Health News

Experts Say Outdoor Air Pollution Causes Cancer
Not long ago, scientists declared that diesel fumes were cancer-causing and linked to lung cancer. An international body has now gone a step further in classifying outdoor air pollution.
Colorectal Cancer: A Family Matter
For most people, colonoscopy screening for colorectal cancer should begin at age 50. If everything looks good, the next colonoscopy happens 10 years later. For folks with a family history of the disease, earlier and more frequent screenings are recommended. But even that may not be enough.
Going Online with Anti-Cancer Behaviors
The Internet is an increasingly popular source for health and wellness information. And while being online offers a rich and ongoing supply of information, researchers wanted to know if the Internet helped change behaviors.
Cancer Screening Harms Some Doctors Aren’t Talking About
While detecting cancer early is essential to beating the disease, some screenings can overdiagnose — that is, they might pick up cancers that won’t ever be a problem, which can lead to unnecessary treatment.
Sunscreen Delivered on Cancer Curbing Promises
For years now, we’ve been told to wear sunscreen to protect our skin from the sun’s harmful rays. Sunscreen keeps you from getting sunburned. But does sunscreen really protect against skin cancer?
No Worries for the HPV Vaccine
One of the only vaccines that is known to prevent some forms of cancer is the HPV vaccine. Those who might worry about its safety have no reason to fear.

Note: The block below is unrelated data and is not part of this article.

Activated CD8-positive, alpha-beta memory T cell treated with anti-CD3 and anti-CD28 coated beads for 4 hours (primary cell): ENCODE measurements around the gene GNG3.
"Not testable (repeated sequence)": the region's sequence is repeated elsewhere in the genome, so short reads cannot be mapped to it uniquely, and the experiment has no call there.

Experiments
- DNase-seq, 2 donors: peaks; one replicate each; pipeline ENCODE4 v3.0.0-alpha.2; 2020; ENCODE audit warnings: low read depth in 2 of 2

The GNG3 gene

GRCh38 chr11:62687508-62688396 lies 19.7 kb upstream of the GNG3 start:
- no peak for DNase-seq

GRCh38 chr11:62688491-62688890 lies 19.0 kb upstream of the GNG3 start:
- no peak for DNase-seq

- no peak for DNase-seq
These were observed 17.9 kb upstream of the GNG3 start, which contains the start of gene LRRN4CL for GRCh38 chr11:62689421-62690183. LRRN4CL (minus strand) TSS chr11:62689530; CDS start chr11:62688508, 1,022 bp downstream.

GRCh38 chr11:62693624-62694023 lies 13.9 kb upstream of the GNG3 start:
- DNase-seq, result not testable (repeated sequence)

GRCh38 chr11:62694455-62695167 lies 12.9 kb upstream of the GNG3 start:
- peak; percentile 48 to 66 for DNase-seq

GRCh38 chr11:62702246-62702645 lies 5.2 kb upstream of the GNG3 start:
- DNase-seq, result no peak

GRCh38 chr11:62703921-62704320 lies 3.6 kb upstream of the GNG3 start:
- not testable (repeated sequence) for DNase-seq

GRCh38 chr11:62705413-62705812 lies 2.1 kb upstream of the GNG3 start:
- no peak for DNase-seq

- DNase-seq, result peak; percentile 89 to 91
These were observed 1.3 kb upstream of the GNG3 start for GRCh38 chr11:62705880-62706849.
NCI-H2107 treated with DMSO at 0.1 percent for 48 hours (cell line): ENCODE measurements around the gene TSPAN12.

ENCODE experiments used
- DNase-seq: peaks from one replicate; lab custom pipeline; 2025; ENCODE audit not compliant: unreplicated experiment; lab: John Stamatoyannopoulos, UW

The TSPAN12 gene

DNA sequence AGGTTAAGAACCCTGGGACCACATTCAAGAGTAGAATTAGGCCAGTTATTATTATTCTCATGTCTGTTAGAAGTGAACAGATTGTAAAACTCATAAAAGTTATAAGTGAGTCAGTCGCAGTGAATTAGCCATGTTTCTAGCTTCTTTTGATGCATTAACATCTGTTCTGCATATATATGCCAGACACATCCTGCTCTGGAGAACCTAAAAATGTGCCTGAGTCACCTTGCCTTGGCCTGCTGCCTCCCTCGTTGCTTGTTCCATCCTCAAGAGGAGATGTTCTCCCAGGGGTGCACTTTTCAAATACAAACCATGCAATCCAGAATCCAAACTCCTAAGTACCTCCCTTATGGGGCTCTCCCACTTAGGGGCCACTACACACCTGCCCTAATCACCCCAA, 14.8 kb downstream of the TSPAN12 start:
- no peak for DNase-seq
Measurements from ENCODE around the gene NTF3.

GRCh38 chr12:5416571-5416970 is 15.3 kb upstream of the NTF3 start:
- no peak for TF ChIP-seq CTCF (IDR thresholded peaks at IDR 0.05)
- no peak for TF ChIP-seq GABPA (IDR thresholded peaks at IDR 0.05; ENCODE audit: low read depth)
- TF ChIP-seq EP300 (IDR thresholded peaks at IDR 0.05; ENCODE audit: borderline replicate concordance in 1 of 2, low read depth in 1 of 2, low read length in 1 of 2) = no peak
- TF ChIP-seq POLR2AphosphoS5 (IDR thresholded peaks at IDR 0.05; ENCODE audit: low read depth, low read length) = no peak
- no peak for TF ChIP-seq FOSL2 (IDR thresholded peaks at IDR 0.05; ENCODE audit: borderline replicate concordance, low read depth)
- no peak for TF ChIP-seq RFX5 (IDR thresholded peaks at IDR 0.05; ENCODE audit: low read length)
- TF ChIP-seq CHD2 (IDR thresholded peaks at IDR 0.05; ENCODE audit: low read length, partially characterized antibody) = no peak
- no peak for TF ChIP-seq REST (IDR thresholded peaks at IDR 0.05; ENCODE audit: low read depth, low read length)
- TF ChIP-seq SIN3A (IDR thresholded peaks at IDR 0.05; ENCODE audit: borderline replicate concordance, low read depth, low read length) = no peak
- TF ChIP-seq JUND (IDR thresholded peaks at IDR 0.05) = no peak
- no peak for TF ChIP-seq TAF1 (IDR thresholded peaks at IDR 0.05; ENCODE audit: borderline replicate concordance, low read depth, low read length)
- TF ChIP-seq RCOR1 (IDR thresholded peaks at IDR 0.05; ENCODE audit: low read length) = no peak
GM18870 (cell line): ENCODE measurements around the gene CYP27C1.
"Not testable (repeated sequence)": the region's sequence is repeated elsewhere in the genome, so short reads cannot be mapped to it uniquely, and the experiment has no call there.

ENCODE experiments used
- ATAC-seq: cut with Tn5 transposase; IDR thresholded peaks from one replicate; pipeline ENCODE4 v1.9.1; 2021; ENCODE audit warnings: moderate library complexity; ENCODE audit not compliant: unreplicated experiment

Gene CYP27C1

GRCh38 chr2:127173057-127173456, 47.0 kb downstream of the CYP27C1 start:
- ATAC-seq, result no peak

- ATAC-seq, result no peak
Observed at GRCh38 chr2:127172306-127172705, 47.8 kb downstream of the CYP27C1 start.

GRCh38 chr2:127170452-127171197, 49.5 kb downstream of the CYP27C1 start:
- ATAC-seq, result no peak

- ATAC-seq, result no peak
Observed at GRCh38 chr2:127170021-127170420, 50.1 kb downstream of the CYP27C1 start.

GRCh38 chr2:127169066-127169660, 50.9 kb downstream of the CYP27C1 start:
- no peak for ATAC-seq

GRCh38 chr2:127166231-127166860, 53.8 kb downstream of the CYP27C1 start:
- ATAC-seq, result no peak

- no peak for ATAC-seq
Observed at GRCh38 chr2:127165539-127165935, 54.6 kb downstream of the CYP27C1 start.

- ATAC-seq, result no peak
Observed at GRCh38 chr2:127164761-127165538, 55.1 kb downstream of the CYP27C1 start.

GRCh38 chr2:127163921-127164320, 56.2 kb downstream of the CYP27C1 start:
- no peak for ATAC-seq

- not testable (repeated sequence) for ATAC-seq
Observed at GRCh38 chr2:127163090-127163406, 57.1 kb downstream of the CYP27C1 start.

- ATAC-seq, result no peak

Soaking in the Sun's Deadly Rays
Wear sunscreen, stay in the shade, avoid sun during the hottest part of the day: most people know the golden rules of keeping skin healthy and free from cancer. For people who have previously had melanoma, those rules are especially important.
Primary Care Doctor Visits Save Lives
Research has shown that screening cuts the incidence of colorectal cancer. And folks who visit their doctors regularly are more likely to learn about and be referred for colorectal cancer screening. Do these two facts save lives?
Cancer Preventive Rx Too Risky for Most
Women who are at high risk of developing breast cancer may be prescribed risk-reducing medications. Because some of these medicines have serious side effects, recommendations regarding who should take them have changed.
FDA Approves First Generic Capecitabine to Treat Colorectal and Breast Cancers
The US Food and Drug Administration today approved the first generic version of Xeloda (capecitabine), an oral chemotherapy pill used to treat cancer of the colon or rectum (colorectal cancer) that has spread to other parts of the body (metastatic), and metastatic breast cancer.